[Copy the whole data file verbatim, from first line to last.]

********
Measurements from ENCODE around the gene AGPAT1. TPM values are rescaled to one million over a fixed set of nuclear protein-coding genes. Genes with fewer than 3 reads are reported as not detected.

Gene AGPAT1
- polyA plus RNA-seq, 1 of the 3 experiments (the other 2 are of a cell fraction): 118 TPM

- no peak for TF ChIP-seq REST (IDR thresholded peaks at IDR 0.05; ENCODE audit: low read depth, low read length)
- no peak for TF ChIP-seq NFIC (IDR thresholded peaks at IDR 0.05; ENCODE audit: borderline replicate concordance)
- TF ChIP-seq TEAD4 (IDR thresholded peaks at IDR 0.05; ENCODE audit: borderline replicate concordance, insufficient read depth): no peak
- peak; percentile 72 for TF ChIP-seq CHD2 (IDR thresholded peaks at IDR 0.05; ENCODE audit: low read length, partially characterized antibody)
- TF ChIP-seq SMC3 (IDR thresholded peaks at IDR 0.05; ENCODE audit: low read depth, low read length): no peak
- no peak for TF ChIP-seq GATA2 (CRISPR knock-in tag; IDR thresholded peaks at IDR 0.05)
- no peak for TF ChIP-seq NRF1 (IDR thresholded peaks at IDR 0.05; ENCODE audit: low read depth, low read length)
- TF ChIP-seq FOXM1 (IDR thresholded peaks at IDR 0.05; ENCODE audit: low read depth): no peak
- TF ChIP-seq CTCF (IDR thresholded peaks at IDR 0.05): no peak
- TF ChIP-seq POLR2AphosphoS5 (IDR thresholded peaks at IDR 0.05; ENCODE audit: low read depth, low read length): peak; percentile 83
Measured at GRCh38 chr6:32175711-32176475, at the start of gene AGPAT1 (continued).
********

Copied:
Measurements from ENCODE around the gene AGPAT1. TPM values are rescaled to one million over a fixed set of nuclear protein-coding genes. Genes with fewer than 3 reads are reported as not detected.

Gene AGPAT1
- polyA plus RNA-seq, 1 of the 3 experiments (the other 2 are of a cell fraction): 118 TPM

- no peak for TF ChIP-seq REST (IDR thresholded peaks at IDR 0.05; ENCODE audit: low read depth, low read length)
- no peak for TF ChIP-seq NFIC (IDR thresholded peaks at IDR 0.05; ENCODE audit: borderline replicate concordance)
- TF ChIP-seq TEAD4 (IDR thresholded peaks at IDR 0.05; ENCODE audit: borderline replicate concordance, insufficient read depth): no peak
- peak; percentile 72 for TF ChIP-seq CHD2 (IDR thresholded peaks at IDR 0.05; ENCODE audit: low read length, partially characterized antibody)
- TF ChIP-seq SMC3 (IDR thresholded peaks at IDR 0.05; ENCODE audit: low read depth, low read length): no peak
- no peak for TF ChIP-seq GATA2 (CRISPR knock-in tag; IDR thresholded peaks at IDR 0.05)
- no peak for TF ChIP-seq NRF1 (IDR thresholded peaks at IDR 0.05; ENCODE audit: low read depth, low read length)
- TF ChIP-seq FOXM1 (IDR thresholded peaks at IDR 0.05; ENCODE audit: low read depth): no peak
- TF ChIP-seq CTCF (IDR thresholded peaks at IDR 0.05): no peak
- TF ChIP-seq POLR2AphosphoS5 (IDR thresholded peaks at IDR 0.05; ENCODE audit: low read depth, low read length): peak; percentile 83
Measured at GRCh38 chr6:32175711-32176475, at the start of gene AGPAT1 (continued).